In a historic achievement, India on Monday successfully flight-tested Hypersonic Technology Demonstrator Vehicle (HSTDV) from Dr. APJ Abdul Kalam Launch Complex at Wheeler Island off the coast of Odisha today.
DRDO with this mission, has demonstrated capabilities for highly complex technology that will serve as the building block for NextGen Hypersonic vehicles in partnership with industry.— DRDO (@DRDO_India) September 7, 2020
The successful test makes India only the fourth country in the world to procure the vehicle. This indigenously-developed HSTDV is powered by made in India scramjet engine, which will serve as the building block for next-generation hypersonic cruise missiles.
DRDO has called this a ‘giant leap in indigenous defence technologies and a significant milestone towards an atmanirbhar Bharat’. Defnece minsiter Rajnath Singh, DRDO Chairman and more called the test a milestone in strengthing the defence front of the country.
Defense Minister Rajnath Singh in a series of tweets lauded the achievement of DRDO scientists. He added that with the successful HSTDV flight test, using the indigenously developed scramjet propulsion system will help enhance major technologies that India eyes to contain in its kitty in the near future.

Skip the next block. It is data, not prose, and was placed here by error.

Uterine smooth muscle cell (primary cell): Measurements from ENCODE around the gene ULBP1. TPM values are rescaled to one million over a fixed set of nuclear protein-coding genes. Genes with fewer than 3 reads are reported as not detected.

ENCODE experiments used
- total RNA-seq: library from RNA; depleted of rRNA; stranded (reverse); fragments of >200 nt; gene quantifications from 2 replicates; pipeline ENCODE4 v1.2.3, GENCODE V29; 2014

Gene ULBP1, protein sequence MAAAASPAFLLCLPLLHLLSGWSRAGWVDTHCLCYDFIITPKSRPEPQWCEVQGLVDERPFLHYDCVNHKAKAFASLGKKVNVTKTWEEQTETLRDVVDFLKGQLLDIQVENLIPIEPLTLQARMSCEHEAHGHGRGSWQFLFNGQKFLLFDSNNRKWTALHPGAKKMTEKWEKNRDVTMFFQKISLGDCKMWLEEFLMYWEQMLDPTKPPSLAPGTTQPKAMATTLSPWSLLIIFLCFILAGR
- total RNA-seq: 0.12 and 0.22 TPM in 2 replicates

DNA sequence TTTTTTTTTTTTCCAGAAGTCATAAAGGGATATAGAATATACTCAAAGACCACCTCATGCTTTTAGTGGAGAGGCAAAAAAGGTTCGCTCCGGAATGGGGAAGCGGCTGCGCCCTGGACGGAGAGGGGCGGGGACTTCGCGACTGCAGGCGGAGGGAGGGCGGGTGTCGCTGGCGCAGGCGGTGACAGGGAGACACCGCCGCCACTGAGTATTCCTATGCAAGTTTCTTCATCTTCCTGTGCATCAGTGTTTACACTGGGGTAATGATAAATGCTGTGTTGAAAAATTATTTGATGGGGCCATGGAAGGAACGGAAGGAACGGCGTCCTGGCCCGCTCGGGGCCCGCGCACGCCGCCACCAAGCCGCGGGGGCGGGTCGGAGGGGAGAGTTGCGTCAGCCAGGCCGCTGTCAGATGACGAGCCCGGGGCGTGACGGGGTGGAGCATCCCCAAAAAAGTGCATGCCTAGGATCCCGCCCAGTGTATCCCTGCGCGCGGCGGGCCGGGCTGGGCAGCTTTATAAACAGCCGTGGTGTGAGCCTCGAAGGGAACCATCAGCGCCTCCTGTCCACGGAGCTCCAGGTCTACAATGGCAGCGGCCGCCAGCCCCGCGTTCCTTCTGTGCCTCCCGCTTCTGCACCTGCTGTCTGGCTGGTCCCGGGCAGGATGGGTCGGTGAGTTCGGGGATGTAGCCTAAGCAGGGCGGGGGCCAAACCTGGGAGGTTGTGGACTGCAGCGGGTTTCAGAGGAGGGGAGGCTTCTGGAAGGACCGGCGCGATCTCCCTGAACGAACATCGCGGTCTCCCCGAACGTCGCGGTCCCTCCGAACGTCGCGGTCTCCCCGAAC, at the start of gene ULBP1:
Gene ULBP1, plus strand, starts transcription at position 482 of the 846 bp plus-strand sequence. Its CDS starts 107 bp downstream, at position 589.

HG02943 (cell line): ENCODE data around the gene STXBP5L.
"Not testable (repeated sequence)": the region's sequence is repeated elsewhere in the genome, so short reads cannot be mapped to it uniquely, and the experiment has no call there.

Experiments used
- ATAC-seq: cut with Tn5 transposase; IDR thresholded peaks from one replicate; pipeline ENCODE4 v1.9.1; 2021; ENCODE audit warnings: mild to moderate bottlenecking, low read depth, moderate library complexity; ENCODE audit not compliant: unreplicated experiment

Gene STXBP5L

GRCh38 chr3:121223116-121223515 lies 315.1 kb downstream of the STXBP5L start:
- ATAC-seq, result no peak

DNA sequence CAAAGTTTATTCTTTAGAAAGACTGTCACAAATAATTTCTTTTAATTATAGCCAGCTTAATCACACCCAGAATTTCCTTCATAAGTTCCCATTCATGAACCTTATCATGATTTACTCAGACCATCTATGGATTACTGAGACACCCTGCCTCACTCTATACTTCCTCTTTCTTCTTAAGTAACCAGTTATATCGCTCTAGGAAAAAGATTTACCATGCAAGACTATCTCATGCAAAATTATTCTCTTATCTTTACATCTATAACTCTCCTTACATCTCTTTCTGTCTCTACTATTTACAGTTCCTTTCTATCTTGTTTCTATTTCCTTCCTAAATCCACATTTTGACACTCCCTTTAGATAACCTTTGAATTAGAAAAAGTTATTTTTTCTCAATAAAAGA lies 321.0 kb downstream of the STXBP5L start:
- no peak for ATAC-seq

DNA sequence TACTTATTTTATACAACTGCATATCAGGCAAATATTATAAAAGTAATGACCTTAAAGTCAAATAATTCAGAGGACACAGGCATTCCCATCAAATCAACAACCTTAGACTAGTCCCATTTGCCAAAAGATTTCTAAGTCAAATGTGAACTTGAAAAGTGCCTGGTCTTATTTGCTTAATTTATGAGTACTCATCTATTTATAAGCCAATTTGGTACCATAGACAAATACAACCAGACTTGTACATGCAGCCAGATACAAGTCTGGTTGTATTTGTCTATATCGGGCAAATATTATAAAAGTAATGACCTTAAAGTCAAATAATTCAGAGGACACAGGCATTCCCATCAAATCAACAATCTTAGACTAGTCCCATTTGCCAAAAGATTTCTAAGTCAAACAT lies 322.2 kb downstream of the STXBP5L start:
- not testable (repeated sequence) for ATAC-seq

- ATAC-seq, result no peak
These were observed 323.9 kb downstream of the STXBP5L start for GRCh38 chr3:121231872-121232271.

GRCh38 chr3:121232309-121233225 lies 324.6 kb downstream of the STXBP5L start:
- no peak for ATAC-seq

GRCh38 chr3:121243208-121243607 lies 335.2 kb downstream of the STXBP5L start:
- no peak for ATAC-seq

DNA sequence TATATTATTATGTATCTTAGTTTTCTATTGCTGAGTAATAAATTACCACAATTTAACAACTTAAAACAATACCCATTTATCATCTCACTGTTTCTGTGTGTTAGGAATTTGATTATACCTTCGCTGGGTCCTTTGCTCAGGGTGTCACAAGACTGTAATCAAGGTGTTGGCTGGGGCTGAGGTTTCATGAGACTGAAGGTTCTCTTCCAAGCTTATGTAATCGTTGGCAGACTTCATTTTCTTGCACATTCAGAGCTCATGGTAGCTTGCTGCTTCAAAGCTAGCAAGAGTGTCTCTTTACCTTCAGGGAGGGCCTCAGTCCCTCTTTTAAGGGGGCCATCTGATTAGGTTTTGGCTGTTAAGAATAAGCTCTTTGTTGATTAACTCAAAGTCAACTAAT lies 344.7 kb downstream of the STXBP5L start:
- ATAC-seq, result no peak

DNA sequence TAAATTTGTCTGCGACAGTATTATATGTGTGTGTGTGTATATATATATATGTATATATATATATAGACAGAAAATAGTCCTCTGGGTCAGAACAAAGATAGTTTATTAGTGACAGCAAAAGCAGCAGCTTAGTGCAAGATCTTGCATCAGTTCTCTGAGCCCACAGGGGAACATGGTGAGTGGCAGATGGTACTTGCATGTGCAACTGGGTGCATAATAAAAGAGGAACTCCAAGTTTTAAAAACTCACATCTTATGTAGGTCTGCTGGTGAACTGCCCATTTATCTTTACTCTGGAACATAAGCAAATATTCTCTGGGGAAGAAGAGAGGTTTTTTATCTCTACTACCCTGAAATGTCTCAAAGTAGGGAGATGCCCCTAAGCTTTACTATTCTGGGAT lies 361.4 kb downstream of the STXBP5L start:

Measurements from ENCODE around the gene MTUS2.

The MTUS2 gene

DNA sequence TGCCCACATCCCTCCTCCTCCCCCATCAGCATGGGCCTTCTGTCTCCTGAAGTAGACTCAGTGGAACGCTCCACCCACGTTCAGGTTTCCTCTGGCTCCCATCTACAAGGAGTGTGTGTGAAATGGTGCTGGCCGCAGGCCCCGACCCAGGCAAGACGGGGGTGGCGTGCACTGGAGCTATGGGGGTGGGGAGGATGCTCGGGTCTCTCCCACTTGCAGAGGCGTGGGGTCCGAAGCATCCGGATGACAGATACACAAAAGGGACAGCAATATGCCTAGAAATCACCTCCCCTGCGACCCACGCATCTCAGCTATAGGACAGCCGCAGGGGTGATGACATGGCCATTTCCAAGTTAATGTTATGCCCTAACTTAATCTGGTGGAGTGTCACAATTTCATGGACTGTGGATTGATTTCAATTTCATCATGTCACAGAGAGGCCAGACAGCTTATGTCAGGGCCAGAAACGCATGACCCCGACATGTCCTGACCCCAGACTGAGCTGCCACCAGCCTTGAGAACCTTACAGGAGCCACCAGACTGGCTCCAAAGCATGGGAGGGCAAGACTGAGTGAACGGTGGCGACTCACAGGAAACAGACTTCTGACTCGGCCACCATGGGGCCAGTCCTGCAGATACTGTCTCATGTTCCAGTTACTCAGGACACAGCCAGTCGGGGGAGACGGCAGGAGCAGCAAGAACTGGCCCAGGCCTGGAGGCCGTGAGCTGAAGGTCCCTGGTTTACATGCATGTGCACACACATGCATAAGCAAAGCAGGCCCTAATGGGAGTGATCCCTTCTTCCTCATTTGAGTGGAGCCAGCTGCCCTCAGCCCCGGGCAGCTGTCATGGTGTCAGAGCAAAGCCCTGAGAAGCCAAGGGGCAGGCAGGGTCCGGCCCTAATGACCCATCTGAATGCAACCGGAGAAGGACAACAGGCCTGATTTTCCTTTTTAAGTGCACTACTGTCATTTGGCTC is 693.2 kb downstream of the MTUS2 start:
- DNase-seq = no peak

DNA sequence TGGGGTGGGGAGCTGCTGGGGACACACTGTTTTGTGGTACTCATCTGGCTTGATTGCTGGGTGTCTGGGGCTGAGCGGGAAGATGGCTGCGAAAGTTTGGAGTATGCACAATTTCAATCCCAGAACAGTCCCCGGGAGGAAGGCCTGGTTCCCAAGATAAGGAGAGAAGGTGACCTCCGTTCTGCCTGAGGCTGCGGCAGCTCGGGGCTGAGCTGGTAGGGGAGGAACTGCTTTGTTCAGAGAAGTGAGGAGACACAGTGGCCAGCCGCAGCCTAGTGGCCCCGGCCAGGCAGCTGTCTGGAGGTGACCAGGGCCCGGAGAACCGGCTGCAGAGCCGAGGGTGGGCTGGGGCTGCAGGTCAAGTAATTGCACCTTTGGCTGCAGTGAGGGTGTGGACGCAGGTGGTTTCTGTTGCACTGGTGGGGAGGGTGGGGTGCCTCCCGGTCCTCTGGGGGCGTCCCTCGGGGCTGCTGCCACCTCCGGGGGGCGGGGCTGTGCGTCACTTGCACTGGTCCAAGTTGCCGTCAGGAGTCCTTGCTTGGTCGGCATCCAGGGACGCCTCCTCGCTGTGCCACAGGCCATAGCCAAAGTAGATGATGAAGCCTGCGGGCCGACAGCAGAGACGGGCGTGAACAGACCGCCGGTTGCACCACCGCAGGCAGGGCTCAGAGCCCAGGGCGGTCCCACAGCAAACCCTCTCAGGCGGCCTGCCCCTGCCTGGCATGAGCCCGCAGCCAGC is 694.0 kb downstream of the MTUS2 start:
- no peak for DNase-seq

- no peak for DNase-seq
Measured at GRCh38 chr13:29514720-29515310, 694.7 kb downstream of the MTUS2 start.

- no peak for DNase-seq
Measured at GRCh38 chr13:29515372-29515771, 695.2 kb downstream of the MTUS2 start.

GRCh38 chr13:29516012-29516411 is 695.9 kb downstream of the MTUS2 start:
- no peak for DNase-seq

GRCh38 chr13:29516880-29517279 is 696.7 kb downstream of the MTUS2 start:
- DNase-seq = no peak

The HSTDV test was conducted from the Dr Abdul Kalam Island off the Odisha coast at 11.03 am. It is designed to cruise at Mach 6 speed and it is aimed at ‘demonstrating autonomous flight of a scramjet integrated vehicle, which can have multiple civilian applications, including launching satellites at a low-cost, as well as military uses in the shape of long-range cruise missiles’, TOI reports.
Now that the test has been successful, India will be making its first hypersonic missile in the next five years.
Defence sources said the hypersonic combustion sustained and the cruise vehicle continued on its desired flight path at a velocity of six times the speed of sound, which is nearly 2 km, for more than 20 seconds.
Such types of missiles are five times faster than light and sound and can be used as both attacking and anti-air defence purposes.